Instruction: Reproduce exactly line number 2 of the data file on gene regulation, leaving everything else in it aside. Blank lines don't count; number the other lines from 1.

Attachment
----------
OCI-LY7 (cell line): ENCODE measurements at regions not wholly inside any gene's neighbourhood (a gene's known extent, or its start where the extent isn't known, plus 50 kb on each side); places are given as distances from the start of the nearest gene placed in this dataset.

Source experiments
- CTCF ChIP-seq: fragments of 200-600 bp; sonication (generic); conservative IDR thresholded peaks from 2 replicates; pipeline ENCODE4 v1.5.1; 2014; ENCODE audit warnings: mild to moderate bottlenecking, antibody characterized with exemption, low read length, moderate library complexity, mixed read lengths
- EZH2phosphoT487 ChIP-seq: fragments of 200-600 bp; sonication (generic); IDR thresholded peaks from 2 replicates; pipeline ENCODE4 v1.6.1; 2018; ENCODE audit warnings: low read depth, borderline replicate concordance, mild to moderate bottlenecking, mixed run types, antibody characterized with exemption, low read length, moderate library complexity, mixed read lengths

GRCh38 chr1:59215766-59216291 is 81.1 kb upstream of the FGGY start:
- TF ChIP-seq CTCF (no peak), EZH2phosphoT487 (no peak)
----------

Source experiments